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Classification System: APG IV

Superregnum: Eukaryota
Regnum: Plantae
Cladus: Angiosperms
Cladus: Eudicots
Cladus: Core eudicots
Cladus: Rosids
Cladus: Eurosids I
Ordo: Fabales

Familia: Fabaceae
Subfamilia: Caesalpinioideae
Tribus: Acacieae
Genus: Acacia
Species: Acacia laccata
Name

Acacia laccata Pedley, 1964
Synonyms

Racosperma laccatum (Pedley) Pedley

Distribution
Native distribution areas:
Acacia laccata

Continental: Australasia
Regional: Australia
Northern Territory, Queensland, Western Australia

References: Brummitt, R.K. 2001. TDWG – World Geographical Scheme for Recording Plant Distributions, 2nd Edition
References
Primary references

Pedley, L., 1964. Proceedings of the Royal Society of Queensland 75:31. 1964

Links

Govaerts, R. et al. 2020. Acacia laccata in Kew Science Plants of the World online. The Board of Trustees of the Royal Botanic Gardens, Kew. Published on the internet. Accessed: 2020 Aug 05. Reference page.
International Plant Names Index. 2019. Acacia laccata. Published online. Accessed: Aug 05 2019.
Tropicos.org 2019. Acacia laccata. Missouri Botanical Garden. Published on the internet. Accessed: 2019 Aug 05.
Hassler, M. Aug. Acacia laccata. World Plants: Synonymic Checklists of the Vascular Plants of the World In: Roskovh, Y., Abucay, L., Orrell, T., Nicolson, D., Bailly, N., Kirk, P., Bourgoin, T., DeWalt, R.E., Decock, W., De Wever, A., Nieukerken, E. van, Zarucchi, J. & Penev, L., eds. Aug. Species 2000 & ITIS Catalogue of Life. Published on the internet. Accessed: Aug 05 {{{3}}}. Reference page.
USDA, ARS, Germplasm Resources Information Network. Acacia laccata in the Germplasm Resources Information Network (GRIN), U.S. Department of Agriculture Agricultural Research Service. Accessed: 09-Oct-10.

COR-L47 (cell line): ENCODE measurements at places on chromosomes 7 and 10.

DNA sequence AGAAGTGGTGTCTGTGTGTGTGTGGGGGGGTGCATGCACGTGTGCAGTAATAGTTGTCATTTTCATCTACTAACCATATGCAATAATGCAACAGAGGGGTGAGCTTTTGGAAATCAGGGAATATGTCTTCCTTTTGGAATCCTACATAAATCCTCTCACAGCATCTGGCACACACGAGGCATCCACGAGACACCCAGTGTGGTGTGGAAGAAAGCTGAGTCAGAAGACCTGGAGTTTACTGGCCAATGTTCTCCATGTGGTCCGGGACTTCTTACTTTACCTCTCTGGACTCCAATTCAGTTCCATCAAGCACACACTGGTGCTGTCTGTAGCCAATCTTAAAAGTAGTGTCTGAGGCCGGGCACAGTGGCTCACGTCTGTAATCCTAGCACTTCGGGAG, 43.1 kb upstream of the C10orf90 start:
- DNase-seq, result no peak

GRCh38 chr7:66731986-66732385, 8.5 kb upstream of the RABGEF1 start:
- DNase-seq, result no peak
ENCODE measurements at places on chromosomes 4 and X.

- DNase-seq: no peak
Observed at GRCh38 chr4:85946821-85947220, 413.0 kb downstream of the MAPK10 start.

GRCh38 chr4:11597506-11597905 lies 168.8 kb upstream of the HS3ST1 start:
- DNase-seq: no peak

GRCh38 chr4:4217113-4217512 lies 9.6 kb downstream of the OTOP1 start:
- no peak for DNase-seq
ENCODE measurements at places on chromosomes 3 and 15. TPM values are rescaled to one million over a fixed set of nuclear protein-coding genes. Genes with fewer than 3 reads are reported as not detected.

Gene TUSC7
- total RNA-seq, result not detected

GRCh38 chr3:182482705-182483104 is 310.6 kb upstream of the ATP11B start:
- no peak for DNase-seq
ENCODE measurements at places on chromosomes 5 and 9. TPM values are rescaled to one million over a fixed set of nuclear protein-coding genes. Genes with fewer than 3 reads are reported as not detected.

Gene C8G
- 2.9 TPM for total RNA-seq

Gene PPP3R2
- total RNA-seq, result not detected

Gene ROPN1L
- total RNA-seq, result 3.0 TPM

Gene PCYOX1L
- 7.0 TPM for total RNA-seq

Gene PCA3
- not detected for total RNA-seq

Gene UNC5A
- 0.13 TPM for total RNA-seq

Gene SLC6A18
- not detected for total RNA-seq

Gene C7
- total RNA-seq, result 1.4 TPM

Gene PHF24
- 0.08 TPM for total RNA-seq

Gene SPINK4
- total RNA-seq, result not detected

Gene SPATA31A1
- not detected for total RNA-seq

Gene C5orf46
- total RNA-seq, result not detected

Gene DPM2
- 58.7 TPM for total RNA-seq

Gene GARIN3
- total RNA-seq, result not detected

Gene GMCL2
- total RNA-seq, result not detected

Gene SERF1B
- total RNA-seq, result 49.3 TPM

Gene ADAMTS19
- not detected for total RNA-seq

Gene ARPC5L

Vernacular names

Acacia laccata is a shrub belonging to the genus Acacia and the subgenus Juliflorae that is endemic to northern Australia.

Description

The spindly erect shrub typically grows to a height of 2 to 5 metres (7 to 16 ft).[1] The dark brown bark is flaky and longitudinally fissured. It has glabrous, coarse, angular upper branchlets. The evergreen glabrous phyllodes have a narrowly elliptic and rarely oblanceolate shape that becomes oblique towards the base. The phyllodes are 9 to 19 cm (3.5 to 7.5 in) in length and 20 to 50 mm (0.79 to 1.97 in) and have three to four prominent veins with four or five less prominent veins.[2] It blooms from May to September producing yellow flowers.[1] The flower-spikes have a length of 2 to 5 cm (0.79 to 1.97 in). After flowering linear seed pods form that are constricted between the seeds. The thinly coriaceous, glabrous seed pods have a length of 3 to 7 cm (1.2 to 2.8 in) and a width of 5 to 8 mm (0.20 to 0.31 in). The dark brown seeds found within the pods are longitudinally arranged with an elliptic shape and a length of 4 to 5 mm (0.16 to 0.20 in).[2]
Distribution

It is native to a small area in the Kimberley region of Western Australia where it is found on flats and plains growing in sandy soils over and around quartzite and sandstone.[1] Its range extends eastwards into tropical parts of the top end in the north east of the Northern Territory and the far north west of Queensland where it is often part of open Eucalyptus forest communities.[2]
See also

List of Acacia species

References

"Acacia laccata". FloraBase. Western Australian Government Department of Biodiversity, Conservation and Attractions.
"Acacia laccata". World Wide Wattle. Western Australian Herbarium. Retrieved 14 August 2019.

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